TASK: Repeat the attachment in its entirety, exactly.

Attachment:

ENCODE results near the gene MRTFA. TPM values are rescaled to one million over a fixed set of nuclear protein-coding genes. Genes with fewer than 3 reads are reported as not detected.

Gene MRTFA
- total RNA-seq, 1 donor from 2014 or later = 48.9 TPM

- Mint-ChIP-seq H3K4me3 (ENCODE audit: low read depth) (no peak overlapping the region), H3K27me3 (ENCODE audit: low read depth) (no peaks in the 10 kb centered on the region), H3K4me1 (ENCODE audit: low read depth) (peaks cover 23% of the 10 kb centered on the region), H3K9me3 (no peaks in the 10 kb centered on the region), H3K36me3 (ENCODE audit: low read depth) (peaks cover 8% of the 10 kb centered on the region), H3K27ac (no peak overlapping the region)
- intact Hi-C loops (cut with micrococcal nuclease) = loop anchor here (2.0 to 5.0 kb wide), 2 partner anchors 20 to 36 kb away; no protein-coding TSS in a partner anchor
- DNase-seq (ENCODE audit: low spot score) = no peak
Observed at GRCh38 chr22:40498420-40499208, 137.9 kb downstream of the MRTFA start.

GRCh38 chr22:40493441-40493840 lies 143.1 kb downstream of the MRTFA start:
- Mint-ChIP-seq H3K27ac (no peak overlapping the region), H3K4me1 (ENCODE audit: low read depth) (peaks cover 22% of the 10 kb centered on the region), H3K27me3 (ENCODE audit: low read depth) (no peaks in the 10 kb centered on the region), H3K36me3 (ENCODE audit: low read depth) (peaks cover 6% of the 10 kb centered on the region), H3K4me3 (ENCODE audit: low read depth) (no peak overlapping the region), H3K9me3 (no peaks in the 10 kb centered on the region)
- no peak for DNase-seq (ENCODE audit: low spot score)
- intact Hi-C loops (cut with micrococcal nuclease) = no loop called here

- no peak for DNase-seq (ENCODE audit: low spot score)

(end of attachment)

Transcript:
ENCODE results near the gene MRTFA. TPM values are rescaled to one million over a fixed set of nuclear protein-coding genes. Genes with fewer than 3 reads are reported as not detected.

Gene MRTFA
- total RNA-seq, 1 donor from 2014 or later = 48.9 TPM

- Mint-ChIP-seq H3K4me3 (ENCODE audit: low read depth) (no peak overlapping the region), H3K27me3 (ENCODE audit: low read depth) (no peaks in the 10 kb centered on the region), H3K4me1 (ENCODE audit: low read depth) (peaks cover 23% of the 10 kb centered on the region), H3K9me3 (no peaks in the 10 kb centered on the region), H3K36me3 (ENCODE audit: low read depth) (peaks cover 8% of the 10 kb centered on the region), H3K27ac (no peak overlapping the region)
- intact Hi-C loops (cut with micrococcal nuclease) = loop anchor here (2.0 to 5.0 kb wide), 2 partner anchors 20 to 36 kb away; no protein-coding TSS in a partner anchor
- DNase-seq (ENCODE audit: low spot score) = no peak
Observed at GRCh38 chr22:40498420-40499208, 137.9 kb downstream of the MRTFA start.

GRCh38 chr22:40493441-40493840 lies 143.1 kb downstream of the MRTFA start:
- Mint-ChIP-seq H3K27ac (no peak overlapping the region), H3K4me1 (ENCODE audit: low read depth) (peaks cover 22% of the 10 kb centered on the region), H3K27me3 (ENCODE audit: low read depth) (no peaks in the 10 kb centered on the region), H3K36me3 (ENCODE audit: low read depth) (peaks cover 6% of the 10 kb centered on the region), H3K4me3 (ENCODE audit: low read depth) (no peak overlapping the region), H3K9me3 (no peaks in the 10 kb centered on the region)
- no peak for DNase-seq (ENCODE audit: low spot score)
- intact Hi-C loops (cut with micrococcal nuclease) = no loop called here

- no peak for DNase-seq (ENCODE audit: low spot score)